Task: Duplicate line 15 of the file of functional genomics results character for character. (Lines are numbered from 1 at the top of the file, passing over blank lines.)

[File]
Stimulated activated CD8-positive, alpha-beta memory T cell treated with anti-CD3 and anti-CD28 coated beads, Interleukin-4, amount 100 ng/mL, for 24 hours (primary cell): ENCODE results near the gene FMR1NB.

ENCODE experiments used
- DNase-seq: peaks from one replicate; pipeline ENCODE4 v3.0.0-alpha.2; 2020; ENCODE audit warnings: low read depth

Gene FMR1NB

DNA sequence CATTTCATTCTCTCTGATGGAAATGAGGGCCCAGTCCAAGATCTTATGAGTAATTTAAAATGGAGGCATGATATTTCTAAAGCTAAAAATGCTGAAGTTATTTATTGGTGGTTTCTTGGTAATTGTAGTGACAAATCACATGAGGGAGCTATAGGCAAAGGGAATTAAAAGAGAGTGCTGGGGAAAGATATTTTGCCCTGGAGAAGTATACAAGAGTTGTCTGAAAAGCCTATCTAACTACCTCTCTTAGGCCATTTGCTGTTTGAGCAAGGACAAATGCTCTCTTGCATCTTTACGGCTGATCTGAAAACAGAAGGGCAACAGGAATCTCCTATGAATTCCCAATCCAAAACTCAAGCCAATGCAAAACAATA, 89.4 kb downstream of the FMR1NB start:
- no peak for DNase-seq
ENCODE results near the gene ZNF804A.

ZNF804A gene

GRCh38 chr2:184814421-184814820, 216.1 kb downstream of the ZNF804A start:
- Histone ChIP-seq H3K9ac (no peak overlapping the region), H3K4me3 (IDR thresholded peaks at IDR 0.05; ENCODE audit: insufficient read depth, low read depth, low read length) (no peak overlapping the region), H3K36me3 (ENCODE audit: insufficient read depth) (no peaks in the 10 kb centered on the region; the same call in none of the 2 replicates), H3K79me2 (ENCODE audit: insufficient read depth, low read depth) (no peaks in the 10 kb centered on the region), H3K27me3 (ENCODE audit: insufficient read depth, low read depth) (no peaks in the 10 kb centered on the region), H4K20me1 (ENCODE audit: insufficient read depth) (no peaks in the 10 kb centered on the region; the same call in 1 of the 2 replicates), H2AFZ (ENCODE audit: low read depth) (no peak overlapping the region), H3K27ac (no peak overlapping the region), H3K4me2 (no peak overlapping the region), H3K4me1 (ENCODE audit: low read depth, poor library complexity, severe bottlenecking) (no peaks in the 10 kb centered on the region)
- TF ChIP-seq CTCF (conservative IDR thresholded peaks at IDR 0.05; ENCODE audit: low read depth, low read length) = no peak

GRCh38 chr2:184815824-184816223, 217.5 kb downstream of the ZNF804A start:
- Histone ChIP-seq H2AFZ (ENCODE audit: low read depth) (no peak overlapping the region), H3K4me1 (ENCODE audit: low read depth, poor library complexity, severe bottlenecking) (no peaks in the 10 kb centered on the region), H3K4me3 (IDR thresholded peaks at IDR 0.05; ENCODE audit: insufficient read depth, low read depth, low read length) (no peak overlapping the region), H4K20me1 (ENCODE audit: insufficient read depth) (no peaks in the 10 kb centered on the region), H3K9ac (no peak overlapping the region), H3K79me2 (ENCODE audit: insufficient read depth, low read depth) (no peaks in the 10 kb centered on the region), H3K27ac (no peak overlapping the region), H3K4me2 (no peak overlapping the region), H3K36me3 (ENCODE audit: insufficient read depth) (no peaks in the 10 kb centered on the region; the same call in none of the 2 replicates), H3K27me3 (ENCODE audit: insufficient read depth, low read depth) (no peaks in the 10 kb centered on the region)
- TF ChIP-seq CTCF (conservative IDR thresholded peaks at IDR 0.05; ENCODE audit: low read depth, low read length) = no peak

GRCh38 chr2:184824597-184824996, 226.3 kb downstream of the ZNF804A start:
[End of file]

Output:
GRCh38 chr2:184824597-184824996, 226.3 kb downstream of the ZNF804A start: